Inclusive brand spotlight: Alexis Bittar has been celebrating older women for more than a decade

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Large textured hoop earring, $175

Back in 2011, I interviewed Alexis Bittar at his newly-opened shop in San Francisco:

Me: “You’ve used Joan Collins and Lauren Hutton in recent campaigns. Why did you decide upon these more mature ladies?”

Bittar: “Joan Collins was the first celebrity we used after about five years of using models. We used Snejana Onopka in what I think was her second-ever shoot and I used another girl—Daiane Conterato—in what’s still one of my favorite ads. She’s got a really unique face and she’s not the typical pretty girl. Enough with the perfect! I generally like androgynous models like Stella Tennant. And Joan was interesting because the public awareness of the campaign was so fast and dramatic. Bloggers in China were all over it immediately. It had an amazing impact.”

Golden Pebble Cake large clip-on earrings, $495

Me: “Do you think you will continue using older models?”

Bittar: “It’s tricky. I’m smart enough to know not to typecast myself. But actually, for the next campaign we had four people on the list; three were younger and one was a little bit more mature. And I think we’re going to go with the more mature one!”

Golden Pebble Cake pendant necklace, $225

Since that interview Bittar sold his eponymous jewelry company to Brooks Brothers in 2015, which went bankrupt in 2021. At that point he decided to buy back his brand, and he seems to have changed his tune about being typecast.

Golden Pebble Cake drop earring—aquamarine, $345

He’s currently setting an amazing example, with the majority of the models currently on his website and Instagram in the mature category. And I am HERE. FOR. IT!

“If you’re able to get to the point to be comfortable with yourself, it’s such a huge gift,” Bittar says in a video on his website. “And it does comes often with aging. For women specifically, there’s so much messaging to break women’s confidence, and it’s coming from the fashion industry, I mean the fashion industry’s like criminal number one in breaking your confidence so you buy their product. It’s so fucked up. It’s really crazy.

“Being comfortable with who you are is the goal. And then fashion and individuality is kind of the icing on the top because you’re free, and you’re like, ‘Fuck it. I want to wear this, I’m gonna wear this.'”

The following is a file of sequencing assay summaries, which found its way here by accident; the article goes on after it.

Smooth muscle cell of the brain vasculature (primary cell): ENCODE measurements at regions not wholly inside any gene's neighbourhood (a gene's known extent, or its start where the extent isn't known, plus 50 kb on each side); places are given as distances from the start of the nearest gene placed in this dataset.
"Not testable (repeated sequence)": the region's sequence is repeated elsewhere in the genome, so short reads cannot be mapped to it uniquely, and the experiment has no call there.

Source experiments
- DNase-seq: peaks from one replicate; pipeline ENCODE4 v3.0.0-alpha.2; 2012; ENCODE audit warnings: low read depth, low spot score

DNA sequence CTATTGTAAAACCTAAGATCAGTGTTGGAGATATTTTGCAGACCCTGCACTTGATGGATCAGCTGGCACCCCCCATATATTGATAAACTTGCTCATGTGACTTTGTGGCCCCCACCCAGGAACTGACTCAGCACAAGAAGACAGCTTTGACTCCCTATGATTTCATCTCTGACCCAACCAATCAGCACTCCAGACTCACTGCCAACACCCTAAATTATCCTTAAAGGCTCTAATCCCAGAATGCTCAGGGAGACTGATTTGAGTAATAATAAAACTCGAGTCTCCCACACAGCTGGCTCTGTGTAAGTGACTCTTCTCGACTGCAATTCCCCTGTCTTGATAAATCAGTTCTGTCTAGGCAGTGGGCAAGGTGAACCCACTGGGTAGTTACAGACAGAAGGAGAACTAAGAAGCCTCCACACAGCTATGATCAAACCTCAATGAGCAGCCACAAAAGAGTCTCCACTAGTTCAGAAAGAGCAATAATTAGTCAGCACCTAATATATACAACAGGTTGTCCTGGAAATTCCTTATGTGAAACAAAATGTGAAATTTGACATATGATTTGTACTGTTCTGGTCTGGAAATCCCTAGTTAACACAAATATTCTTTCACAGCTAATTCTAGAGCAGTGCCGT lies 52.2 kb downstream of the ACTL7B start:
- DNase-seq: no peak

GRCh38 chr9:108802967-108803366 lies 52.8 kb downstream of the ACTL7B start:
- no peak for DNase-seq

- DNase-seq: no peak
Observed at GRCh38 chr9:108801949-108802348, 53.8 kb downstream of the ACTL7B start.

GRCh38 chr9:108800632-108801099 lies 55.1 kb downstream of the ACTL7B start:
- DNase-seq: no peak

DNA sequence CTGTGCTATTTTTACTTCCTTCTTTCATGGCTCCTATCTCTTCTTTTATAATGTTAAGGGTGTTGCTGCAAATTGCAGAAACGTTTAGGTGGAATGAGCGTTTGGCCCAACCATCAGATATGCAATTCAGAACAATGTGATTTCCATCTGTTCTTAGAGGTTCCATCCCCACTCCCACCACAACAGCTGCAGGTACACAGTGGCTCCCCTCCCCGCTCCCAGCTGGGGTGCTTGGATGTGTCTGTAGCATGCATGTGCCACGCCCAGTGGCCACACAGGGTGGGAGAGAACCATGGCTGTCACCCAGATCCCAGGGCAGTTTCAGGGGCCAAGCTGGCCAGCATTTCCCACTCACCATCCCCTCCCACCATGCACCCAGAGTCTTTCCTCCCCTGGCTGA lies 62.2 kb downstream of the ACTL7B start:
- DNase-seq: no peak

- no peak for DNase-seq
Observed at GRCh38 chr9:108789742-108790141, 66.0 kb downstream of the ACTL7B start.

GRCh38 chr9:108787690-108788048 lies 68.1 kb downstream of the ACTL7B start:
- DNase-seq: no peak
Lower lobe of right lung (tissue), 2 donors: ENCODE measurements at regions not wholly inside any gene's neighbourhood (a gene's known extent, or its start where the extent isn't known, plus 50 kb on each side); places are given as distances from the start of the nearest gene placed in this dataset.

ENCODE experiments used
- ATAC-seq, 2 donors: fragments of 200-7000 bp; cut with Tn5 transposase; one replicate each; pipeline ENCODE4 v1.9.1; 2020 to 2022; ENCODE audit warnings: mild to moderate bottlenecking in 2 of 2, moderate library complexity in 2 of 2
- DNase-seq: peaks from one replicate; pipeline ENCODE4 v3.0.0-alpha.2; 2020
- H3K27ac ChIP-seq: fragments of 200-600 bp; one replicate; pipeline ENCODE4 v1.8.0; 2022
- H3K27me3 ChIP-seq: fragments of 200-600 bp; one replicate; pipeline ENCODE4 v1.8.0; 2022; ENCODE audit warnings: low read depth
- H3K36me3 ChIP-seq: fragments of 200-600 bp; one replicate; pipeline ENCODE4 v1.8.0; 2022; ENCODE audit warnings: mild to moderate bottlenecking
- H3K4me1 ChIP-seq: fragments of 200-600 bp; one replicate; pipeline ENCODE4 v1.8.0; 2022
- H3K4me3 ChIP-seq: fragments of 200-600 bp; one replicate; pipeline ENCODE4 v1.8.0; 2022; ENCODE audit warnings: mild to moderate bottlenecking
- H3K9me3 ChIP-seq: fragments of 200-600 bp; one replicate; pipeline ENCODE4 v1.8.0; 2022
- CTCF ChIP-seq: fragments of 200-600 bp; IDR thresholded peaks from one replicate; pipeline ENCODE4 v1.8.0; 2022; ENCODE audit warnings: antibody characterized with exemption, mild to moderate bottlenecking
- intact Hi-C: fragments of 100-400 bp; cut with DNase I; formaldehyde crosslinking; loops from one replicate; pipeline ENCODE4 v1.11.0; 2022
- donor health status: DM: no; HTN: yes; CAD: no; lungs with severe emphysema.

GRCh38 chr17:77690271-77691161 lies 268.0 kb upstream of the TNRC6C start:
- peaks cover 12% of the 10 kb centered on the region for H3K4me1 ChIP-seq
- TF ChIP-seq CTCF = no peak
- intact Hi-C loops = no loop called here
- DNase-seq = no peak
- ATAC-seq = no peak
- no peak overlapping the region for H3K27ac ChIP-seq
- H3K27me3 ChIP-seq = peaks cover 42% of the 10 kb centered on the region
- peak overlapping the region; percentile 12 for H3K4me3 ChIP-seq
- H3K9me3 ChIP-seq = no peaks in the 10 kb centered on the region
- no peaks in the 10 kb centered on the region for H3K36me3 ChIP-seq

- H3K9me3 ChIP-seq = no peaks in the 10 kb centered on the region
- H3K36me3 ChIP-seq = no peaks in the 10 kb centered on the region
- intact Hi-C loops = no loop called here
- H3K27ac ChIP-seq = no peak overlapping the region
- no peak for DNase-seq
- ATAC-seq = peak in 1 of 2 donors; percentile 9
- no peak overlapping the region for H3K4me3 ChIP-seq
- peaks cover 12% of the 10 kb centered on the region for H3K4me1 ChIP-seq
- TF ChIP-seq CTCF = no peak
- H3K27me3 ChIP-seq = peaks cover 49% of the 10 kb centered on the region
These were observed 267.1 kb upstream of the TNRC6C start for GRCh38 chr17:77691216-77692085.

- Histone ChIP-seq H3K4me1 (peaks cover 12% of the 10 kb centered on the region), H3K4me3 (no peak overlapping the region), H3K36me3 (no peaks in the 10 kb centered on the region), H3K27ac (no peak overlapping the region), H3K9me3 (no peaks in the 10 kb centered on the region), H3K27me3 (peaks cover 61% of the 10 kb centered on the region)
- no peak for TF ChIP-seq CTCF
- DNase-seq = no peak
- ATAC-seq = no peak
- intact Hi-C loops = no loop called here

That San Francisco store where I met the designer closed in 2021, after which, coincidentally, one of my closest friends, Marie McCarthy, opened her own jewelry store Fiat Lux Fillmore.

Alexis Bittar gold metal link necklace

Metal link necklace, $395

Happily for all you Bay Area peeps, Bittar is coming back to Fillmore Street with a new shop next week just a block down! I asked him back in 2011 what he loves about San Francisco:

“I come to San Francisco two to three times per year,” he said (pre-Covid bliss!). “I’m old school! So, I love the Golden Gate Bridge. I love Gump’s. It has a similar aesthetic to Takashimaya, which I Iove. I just bought a bunch of stuff at Loro Piana. I’m like an old Italian man.”

Alexis Bittar gray hair model

Block ring—black, $100

Me: “How did you choose this city as the location for one of your first stores?”
“I’ve been coming out here since I was 26 and I’ve always loved it. Plus, I had a feeling of who the S.F. customer was, and it definitely was one of the highest-ranked cities for us. In terms of aesthetic, it’s the closest city that reminds me of New York in some ways. San Francisco is much more laid-back, but in terms of an artistic sensibility, I feel like it has much more of an individual take. And the roots of it are really, really interesting—from the old Chinatown, to just all of it. It was a good fit because I feel kind of quirky and indie and I feel like San Francisco has that, too. Also, I have a good friend out here so I can come see her!”

Stay tuned for more Alexis Bittar coverage here at Mean in either podcast form, or an an old fashioned Q&A. You’ll be the first to know!

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